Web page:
Brick Academy

Brick Academy is the nickname for a Federal-style brick building built in 1809 to meet the growing needs of the Basking Ridge Classical School located in the Basking Ridge section of Bernards Township, Somerset County, New Jersey, United States. That school existed prior to 1799, at least 10 years before the construction of this building in 1809. The brick building was constructed for the elementary school run by local Presbyterian pastor, Rev. Robert Finley. This was about halfway through Rev. Finley's time at Basking Ridge. During the time he ran the school, attendance grew from fewer than 12 to an average near 25 students, and sometimes as high as 40 students. Students came from near & far, mostly from prominent families. The school was a high end preparatory school for boys who generally continued on to the College of New Jersey, later (in 1896), known as Princeton University. In 1817, Rev. Finley quit Basking Ridge to briefly become president of the University of Georgia in Athens, GA. By 1828, the "Brick Academy" corporation was formed and the building continued use as a private, then public school in 1853, before being used for other purposes.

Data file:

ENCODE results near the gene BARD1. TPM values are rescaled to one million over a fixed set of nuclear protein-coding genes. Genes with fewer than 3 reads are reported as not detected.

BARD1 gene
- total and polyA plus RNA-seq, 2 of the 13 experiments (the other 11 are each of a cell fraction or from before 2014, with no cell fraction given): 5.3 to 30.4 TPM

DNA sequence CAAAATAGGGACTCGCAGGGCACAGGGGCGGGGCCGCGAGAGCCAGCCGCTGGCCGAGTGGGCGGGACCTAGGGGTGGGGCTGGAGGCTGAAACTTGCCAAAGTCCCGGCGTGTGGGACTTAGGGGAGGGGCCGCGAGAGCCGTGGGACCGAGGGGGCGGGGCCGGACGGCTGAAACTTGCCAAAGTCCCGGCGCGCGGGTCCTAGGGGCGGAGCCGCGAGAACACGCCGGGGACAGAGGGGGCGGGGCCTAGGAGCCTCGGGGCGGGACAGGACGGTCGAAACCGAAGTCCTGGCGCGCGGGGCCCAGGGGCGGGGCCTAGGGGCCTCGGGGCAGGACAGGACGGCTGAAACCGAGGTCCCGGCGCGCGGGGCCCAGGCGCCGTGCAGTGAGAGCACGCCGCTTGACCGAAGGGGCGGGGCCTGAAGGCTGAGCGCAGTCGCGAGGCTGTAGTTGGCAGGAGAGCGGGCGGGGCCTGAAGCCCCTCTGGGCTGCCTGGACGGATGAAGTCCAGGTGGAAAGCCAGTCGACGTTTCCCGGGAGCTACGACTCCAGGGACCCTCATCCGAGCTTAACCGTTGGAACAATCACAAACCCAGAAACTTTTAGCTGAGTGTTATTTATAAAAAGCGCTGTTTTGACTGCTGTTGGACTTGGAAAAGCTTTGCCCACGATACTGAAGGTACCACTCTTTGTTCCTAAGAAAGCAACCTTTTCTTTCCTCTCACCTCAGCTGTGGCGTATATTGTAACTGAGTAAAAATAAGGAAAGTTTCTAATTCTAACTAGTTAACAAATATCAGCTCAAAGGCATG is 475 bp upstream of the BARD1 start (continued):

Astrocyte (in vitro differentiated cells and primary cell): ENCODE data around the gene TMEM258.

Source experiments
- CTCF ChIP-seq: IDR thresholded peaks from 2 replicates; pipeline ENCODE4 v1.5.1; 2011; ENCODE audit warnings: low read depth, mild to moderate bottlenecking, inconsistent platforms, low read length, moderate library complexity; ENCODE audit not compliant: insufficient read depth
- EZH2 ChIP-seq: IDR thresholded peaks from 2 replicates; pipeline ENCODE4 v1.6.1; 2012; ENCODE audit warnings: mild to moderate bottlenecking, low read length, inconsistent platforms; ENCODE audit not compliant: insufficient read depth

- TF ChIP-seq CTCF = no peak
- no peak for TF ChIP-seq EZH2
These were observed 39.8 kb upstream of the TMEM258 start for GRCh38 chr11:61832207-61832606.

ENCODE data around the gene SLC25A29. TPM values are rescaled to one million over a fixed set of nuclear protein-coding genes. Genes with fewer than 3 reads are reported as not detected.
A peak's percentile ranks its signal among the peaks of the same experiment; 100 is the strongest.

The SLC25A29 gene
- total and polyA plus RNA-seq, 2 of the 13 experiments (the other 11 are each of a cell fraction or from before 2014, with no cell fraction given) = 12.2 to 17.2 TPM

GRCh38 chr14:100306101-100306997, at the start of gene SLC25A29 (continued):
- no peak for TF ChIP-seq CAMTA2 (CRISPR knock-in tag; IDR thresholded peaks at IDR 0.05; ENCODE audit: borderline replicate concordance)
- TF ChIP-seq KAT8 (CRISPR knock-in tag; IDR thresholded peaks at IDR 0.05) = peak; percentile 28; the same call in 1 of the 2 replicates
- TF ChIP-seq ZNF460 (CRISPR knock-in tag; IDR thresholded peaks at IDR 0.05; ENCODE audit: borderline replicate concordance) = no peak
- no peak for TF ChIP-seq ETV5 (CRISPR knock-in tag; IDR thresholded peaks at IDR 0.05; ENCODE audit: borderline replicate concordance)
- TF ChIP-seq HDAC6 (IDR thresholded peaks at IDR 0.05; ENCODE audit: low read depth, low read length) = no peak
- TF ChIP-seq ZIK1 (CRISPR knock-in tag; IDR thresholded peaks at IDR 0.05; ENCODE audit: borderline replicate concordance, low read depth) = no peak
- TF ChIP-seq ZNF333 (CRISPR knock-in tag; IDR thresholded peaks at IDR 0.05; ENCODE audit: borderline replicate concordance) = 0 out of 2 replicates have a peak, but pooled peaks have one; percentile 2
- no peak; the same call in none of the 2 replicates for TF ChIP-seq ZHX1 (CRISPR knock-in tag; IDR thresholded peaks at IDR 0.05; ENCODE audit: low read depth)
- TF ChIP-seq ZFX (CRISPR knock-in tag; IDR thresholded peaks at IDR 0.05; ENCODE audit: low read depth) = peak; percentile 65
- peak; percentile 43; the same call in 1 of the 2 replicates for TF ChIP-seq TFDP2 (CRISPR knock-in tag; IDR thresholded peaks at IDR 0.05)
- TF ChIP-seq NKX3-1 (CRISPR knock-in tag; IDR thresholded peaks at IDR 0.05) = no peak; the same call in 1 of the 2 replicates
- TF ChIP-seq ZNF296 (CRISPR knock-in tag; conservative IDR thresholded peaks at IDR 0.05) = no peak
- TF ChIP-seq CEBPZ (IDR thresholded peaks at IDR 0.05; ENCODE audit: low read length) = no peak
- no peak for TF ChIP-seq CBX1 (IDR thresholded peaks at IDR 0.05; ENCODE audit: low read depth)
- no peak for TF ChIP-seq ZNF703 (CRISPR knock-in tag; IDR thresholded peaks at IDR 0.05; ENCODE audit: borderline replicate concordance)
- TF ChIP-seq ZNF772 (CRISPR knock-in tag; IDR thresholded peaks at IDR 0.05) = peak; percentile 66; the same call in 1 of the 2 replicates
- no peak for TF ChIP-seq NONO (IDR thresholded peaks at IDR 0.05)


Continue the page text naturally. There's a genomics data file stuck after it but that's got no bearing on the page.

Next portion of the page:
The nickname "Brick Academy" is often misused to include students who actually attended the "Basking Ridge Classical School" (prior to 1828). It is also used inappropriately to include students at that school prior to the construction of the brick building, later known as "the Brick Academy". Samuel Southard is frequently cited as having attended the "Brick Academy" in Basking Ridge, however he graduated Princeton in 1804 - fully 5 years prior to the construction of the brick building later known as the Brick Academy.

After many years of service as a private boy's school, the Brick Academy later served as a public school, and then as a meeting hall for several fraternal and benevolent organizations, and the Bernards Township municipal building. (See timeline below.) In 1976 the Township leased the Brick Academy to The Historical Society of the Somerset Hills which uses the historic building for its headquarters and public meetings, and operates a museum, one room schoolhouse for local history, and research room. That organization offers an online virtual tour of the Brick Academy.

Read more about Brick Academy:  National Register of Historic Places, Notable Students, Timeline

Famous quotes containing the words brick and/or academy:

    Follow the yellow brick road.
    E.Y. Harburg (1898–1981)

    ...I have come to make distinctions between what I call the academy and literature, the moral equivalents of church and God. The academy may lie, but literature tries to tell the truth.
    Dorothy Allison (b. 1949)